Jezebel.com has a post up today about a mother’s failed attempt at book banning in her child’s school library at Thiesen Middle School in Fond du Lac, Wisconsin. She attempted to have the Sisterhood of the Traveling Pants series removed, as well as Get Well Soon by Julie Halpern, What My Mother Doesn’t Know and One of Those Hideous Books Where the Mother Dies, both by Sonya Sones.
I found it to be particularly interesting because I’m currently in an honors course on banned books. Just last week, we began discussion on Slaughterhouse-Five by Kurt Vonnegut. Our preliminary discussion of the book included reference to its role in the Supreme Court case, Island Trees School District v. Pico. A teacher in the school district decided to teach Slaughterhouse-Five. One of the girls in his class told her mother that the book had some objectionable content, one thing led to another, and soon a janitor was made to burn copies of the book in the school furnace. The decision was challenged by many of the students, and a few of them (including Pico) took the school district to court. Ultimately, the United States Supreme Court ruled that “local school boards may not remove books from school library shelves simply because they dislike the ideas contained in those books and seek by their removal to ‘prescribe what shall be orthodox in politics, nationalism, religion, or other matters of opinion.'”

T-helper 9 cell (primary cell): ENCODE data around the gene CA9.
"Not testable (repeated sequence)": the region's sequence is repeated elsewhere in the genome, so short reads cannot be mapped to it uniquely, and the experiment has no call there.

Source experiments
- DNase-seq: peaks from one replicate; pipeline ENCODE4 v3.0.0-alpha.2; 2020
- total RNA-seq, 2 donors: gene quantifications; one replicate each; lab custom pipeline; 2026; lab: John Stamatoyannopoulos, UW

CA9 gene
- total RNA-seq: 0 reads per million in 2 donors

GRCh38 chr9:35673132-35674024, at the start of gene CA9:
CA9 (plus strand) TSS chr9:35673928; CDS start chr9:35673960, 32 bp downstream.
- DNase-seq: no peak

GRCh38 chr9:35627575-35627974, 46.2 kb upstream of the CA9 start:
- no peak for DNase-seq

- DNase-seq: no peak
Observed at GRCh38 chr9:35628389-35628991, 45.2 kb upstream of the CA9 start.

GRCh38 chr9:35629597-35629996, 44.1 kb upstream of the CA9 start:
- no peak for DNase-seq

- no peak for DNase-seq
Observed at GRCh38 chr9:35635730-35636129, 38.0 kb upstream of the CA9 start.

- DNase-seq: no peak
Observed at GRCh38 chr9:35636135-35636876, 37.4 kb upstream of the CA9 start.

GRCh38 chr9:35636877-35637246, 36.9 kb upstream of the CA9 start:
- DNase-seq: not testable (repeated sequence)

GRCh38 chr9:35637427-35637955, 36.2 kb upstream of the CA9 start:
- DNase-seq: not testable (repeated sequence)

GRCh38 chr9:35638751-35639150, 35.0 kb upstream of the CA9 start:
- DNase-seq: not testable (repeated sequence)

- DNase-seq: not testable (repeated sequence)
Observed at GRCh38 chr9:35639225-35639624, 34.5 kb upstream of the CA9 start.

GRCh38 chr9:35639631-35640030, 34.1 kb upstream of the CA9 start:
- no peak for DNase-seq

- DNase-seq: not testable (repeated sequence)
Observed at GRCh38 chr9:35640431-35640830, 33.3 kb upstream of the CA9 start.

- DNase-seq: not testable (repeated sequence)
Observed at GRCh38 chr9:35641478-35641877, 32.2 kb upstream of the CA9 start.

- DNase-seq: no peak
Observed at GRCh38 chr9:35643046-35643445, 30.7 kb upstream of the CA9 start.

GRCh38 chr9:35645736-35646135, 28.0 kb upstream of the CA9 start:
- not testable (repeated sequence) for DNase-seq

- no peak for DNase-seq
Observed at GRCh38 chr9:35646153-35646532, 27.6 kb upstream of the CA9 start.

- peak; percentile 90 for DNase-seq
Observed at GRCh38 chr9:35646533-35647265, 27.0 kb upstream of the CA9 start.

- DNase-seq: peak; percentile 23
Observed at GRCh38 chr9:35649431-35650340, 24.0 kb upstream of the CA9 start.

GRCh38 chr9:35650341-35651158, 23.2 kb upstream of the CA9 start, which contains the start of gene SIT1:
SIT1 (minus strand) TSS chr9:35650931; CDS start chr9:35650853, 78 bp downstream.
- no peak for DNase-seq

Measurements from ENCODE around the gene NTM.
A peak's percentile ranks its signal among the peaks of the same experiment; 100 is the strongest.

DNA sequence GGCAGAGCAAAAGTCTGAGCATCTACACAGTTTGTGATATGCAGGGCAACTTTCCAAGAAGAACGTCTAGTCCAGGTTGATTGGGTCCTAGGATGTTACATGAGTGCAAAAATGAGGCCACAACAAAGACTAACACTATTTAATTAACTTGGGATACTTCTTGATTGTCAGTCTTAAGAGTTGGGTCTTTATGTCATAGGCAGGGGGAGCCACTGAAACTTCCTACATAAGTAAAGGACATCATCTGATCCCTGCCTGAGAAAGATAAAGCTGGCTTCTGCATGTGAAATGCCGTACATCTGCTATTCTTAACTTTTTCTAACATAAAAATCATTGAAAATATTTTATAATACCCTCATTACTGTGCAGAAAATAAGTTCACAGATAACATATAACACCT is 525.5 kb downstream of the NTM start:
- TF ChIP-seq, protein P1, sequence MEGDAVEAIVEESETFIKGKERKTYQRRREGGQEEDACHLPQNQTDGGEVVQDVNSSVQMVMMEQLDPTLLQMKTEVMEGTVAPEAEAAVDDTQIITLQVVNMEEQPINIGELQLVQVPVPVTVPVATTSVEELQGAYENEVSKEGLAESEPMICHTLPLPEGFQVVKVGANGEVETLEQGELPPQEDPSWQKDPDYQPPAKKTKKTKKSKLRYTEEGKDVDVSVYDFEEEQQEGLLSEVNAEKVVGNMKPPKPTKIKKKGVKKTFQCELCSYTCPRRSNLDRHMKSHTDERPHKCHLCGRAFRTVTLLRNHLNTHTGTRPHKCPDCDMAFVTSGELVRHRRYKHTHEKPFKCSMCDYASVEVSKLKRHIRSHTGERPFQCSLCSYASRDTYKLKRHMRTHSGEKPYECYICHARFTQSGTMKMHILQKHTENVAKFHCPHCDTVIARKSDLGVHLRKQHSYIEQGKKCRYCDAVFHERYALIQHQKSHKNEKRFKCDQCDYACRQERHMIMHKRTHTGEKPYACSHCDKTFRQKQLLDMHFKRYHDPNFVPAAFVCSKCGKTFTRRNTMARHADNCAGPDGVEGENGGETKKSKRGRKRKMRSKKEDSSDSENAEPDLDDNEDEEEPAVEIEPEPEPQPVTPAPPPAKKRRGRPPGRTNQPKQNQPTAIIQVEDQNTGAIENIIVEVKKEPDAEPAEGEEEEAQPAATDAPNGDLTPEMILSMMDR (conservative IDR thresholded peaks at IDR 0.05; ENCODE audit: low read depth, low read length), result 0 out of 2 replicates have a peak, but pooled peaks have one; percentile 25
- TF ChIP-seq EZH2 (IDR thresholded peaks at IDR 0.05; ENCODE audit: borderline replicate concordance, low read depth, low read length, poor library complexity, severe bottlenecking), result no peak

Now, I’m no lawyer, but it seems like what this mother was doing was in direct violation of that ruling. What makes the whole thing even more confusing is that this parent decided that she should dictate what every one of her child’s classmates could check out from their school library despite the fact that the school has this helpful little system in place:
“The Fond du Lac School District offers a book screening process available through Alexandria library software. The feature allows parents/guardians to place restrictions on materials that their child can check out from school libraries. To utilize the feature, parents need to contact the library media specialist at their child’s school.
When a student checks out a book, library automation system alerts the media specialist or secretary if a parent/guardian has requested a restriction of materials.”